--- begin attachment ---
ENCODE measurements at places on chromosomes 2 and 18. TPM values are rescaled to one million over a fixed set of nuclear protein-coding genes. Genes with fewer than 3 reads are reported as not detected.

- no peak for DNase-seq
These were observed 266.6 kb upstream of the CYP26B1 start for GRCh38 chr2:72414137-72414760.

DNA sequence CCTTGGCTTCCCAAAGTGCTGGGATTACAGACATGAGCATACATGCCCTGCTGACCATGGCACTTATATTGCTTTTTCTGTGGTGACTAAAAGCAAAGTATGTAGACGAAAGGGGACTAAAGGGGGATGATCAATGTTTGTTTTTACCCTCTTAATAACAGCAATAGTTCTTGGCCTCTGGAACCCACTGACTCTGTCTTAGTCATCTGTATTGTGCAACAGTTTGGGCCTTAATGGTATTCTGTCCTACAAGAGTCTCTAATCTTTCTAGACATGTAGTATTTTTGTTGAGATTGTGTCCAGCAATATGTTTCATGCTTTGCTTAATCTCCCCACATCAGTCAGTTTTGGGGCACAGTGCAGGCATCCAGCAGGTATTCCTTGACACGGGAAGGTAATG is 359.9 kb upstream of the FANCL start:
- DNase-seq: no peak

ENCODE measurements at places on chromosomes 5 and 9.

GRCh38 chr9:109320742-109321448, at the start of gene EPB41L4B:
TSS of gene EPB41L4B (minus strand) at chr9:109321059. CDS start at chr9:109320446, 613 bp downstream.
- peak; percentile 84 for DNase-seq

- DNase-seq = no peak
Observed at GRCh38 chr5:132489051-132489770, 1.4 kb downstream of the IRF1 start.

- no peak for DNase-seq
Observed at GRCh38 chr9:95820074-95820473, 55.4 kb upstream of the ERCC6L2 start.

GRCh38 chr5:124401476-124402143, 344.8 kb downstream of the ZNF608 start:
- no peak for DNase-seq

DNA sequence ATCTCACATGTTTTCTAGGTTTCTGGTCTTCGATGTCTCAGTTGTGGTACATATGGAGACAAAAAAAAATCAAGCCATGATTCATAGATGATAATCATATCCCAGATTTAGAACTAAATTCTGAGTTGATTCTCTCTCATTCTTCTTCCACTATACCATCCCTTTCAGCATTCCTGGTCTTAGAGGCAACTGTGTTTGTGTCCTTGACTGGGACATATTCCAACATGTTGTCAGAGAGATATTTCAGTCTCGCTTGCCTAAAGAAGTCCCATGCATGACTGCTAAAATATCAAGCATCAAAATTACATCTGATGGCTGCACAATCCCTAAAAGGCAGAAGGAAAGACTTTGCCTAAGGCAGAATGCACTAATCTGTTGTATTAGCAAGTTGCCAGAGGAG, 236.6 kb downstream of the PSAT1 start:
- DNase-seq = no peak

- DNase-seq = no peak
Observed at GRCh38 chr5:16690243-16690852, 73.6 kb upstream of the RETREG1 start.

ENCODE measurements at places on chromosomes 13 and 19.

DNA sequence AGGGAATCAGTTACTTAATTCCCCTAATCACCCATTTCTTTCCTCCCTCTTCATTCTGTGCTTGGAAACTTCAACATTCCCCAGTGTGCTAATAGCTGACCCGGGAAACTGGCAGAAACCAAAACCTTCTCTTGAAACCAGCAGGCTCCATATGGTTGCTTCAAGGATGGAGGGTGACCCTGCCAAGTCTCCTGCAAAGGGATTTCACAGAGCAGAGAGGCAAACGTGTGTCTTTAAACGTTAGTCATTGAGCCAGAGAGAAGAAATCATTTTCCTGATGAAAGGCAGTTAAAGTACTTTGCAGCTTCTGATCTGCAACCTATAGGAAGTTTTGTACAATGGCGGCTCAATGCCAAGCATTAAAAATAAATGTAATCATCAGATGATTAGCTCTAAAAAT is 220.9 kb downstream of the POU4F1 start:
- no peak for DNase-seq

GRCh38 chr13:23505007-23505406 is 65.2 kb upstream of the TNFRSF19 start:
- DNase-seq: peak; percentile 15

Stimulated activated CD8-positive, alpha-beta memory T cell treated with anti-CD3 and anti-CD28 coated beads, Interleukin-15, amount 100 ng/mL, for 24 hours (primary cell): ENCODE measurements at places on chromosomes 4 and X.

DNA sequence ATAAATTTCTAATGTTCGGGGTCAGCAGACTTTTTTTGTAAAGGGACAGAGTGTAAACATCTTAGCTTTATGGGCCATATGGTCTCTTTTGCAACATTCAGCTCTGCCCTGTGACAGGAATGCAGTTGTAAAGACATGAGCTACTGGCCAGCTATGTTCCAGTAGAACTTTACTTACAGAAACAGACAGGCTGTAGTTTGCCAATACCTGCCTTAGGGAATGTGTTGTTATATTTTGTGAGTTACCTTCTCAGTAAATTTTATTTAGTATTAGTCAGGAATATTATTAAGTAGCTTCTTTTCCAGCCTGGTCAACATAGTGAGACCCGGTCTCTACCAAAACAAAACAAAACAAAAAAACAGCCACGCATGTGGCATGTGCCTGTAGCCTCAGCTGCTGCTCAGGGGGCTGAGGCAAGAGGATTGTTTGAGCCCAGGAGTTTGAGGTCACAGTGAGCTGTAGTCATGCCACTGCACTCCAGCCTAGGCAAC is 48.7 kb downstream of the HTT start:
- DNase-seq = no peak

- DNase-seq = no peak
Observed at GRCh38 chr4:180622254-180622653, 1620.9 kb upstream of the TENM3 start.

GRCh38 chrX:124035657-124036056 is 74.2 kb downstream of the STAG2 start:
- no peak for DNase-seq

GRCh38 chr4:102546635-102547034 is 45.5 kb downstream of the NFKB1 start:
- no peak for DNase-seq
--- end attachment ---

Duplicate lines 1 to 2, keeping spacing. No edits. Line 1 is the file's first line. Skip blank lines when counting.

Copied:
ENCODE measurements at places on chromosomes 2 and 18. TPM values are rescaled to one million over a fixed set of nuclear protein-coding genes. Genes with fewer than 3 reads are reported as not detected.

- no peak for DNase-seq